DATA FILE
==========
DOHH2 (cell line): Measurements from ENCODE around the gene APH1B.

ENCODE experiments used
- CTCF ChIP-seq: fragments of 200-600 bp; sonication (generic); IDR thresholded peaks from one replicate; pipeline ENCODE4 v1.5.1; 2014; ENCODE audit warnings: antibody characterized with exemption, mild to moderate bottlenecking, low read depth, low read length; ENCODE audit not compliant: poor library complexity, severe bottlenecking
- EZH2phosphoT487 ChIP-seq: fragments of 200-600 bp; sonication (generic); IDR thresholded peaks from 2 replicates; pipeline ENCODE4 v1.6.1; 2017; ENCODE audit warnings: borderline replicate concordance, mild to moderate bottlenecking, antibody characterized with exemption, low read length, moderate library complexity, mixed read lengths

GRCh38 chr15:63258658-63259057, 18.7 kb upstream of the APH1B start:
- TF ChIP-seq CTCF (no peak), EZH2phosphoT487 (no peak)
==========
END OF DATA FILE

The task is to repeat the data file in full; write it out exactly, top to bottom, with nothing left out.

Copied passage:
DOHH2 (cell line): Measurements from ENCODE around the gene APH1B.

ENCODE experiments used
- CTCF ChIP-seq: fragments of 200-600 bp; sonication (generic); IDR thresholded peaks from one replicate; pipeline ENCODE4 v1.5.1; 2014; ENCODE audit warnings: antibody characterized with exemption, mild to moderate bottlenecking, low read depth, low read length; ENCODE audit not compliant: poor library complexity, severe bottlenecking
- EZH2phosphoT487 ChIP-seq: fragments of 200-600 bp; sonication (generic); IDR thresholded peaks from 2 replicates; pipeline ENCODE4 v1.6.1; 2017; ENCODE audit warnings: borderline replicate concordance, mild to moderate bottlenecking, antibody characterized with exemption, low read length, moderate library complexity, mixed read lengths

GRCh38 chr15:63258658-63259057, 18.7 kb upstream of the APH1B start:
- TF ChIP-seq CTCF (no peak), EZH2phosphoT487 (no peak)